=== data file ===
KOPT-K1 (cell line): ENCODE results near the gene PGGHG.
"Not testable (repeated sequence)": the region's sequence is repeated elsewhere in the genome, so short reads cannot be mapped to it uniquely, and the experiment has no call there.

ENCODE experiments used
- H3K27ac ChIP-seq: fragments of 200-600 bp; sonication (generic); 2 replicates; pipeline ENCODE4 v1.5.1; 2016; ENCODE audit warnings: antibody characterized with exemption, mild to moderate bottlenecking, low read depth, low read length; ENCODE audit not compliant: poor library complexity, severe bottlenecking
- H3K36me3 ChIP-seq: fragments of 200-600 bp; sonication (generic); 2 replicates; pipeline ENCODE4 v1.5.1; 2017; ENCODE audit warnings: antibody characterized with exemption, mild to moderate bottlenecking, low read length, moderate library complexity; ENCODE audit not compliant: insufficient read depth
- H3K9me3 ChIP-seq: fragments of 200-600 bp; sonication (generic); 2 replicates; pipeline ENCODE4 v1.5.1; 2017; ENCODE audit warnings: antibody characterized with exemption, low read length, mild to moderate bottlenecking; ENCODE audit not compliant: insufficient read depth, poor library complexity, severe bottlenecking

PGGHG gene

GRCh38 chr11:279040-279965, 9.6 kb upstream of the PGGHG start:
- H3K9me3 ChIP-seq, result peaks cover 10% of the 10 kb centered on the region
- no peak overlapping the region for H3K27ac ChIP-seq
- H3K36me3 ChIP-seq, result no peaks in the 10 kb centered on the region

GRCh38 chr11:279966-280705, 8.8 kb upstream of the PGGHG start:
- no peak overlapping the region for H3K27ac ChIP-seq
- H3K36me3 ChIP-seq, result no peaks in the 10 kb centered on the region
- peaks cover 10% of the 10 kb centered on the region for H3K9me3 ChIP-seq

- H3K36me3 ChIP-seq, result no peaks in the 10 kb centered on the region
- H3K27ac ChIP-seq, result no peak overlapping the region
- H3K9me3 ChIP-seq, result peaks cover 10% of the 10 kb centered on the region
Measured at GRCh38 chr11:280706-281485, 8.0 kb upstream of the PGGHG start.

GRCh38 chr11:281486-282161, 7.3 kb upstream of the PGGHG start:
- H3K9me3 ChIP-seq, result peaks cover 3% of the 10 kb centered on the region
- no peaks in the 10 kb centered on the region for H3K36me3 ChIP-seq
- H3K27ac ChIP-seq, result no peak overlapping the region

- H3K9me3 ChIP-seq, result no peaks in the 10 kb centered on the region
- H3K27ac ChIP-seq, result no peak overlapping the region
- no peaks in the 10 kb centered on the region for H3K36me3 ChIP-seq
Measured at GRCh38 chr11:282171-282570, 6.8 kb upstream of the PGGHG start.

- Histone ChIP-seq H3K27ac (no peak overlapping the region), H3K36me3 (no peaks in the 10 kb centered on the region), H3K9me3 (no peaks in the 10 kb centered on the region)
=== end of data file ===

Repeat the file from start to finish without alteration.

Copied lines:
KOPT-K1 (cell line): ENCODE results near the gene PGGHG.
"Not testable (repeated sequence)": the region's sequence is repeated elsewhere in the genome, so short reads cannot be mapped to it uniquely, and the experiment has no call there.

ENCODE experiments used
- H3K27ac ChIP-seq: fragments of 200-600 bp; sonication (generic); 2 replicates; pipeline ENCODE4 v1.5.1; 2016; ENCODE audit warnings: antibody characterized with exemption, mild to moderate bottlenecking, low read depth, low read length; ENCODE audit not compliant: poor library complexity, severe bottlenecking
- H3K36me3 ChIP-seq: fragments of 200-600 bp; sonication (generic); 2 replicates; pipeline ENCODE4 v1.5.1; 2017; ENCODE audit warnings: antibody characterized with exemption, mild to moderate bottlenecking, low read length, moderate library complexity; ENCODE audit not compliant: insufficient read depth
- H3K9me3 ChIP-seq: fragments of 200-600 bp; sonication (generic); 2 replicates; pipeline ENCODE4 v1.5.1; 2017; ENCODE audit warnings: antibody characterized with exemption, low read length, mild to moderate bottlenecking; ENCODE audit not compliant: insufficient read depth, poor library complexity, severe bottlenecking

PGGHG gene

GRCh38 chr11:279040-279965, 9.6 kb upstream of the PGGHG start:
- H3K9me3 ChIP-seq, result peaks cover 10% of the 10 kb centered on the region
- no peak overlapping the region for H3K27ac ChIP-seq
- H3K36me3 ChIP-seq, result no peaks in the 10 kb centered on the region

GRCh38 chr11:279966-280705, 8.8 kb upstream of the PGGHG start:
- no peak overlapping the region for H3K27ac ChIP-seq
- H3K36me3 ChIP-seq, result no peaks in the 10 kb centered on the region
- peaks cover 10% of the 10 kb centered on the region for H3K9me3 ChIP-seq

- H3K36me3 ChIP-seq, result no peaks in the 10 kb centered on the region
- H3K27ac ChIP-seq, result no peak overlapping the region
- H3K9me3 ChIP-seq, result peaks cover 10% of the 10 kb centered on the region
Measured at GRCh38 chr11:280706-281485, 8.0 kb upstream of the PGGHG start.

GRCh38 chr11:281486-282161, 7.3 kb upstream of the PGGHG start:
- H3K9me3 ChIP-seq, result peaks cover 3% of the 10 kb centered on the region
- no peaks in the 10 kb centered on the region for H3K36me3 ChIP-seq
- H3K27ac ChIP-seq, result no peak overlapping the region

- H3K9me3 ChIP-seq, result no peaks in the 10 kb centered on the region
- H3K27ac ChIP-seq, result no peak overlapping the region
- no peaks in the 10 kb centered on the region for H3K36me3 ChIP-seq
Measured at GRCh38 chr11:282171-282570, 6.8 kb upstream of the PGGHG start.

- Histone ChIP-seq H3K27ac (no peak overlapping the region), H3K36me3 (no peaks in the 10 kb centered on the region), H3K9me3 (no peaks in the 10 kb centered on the region)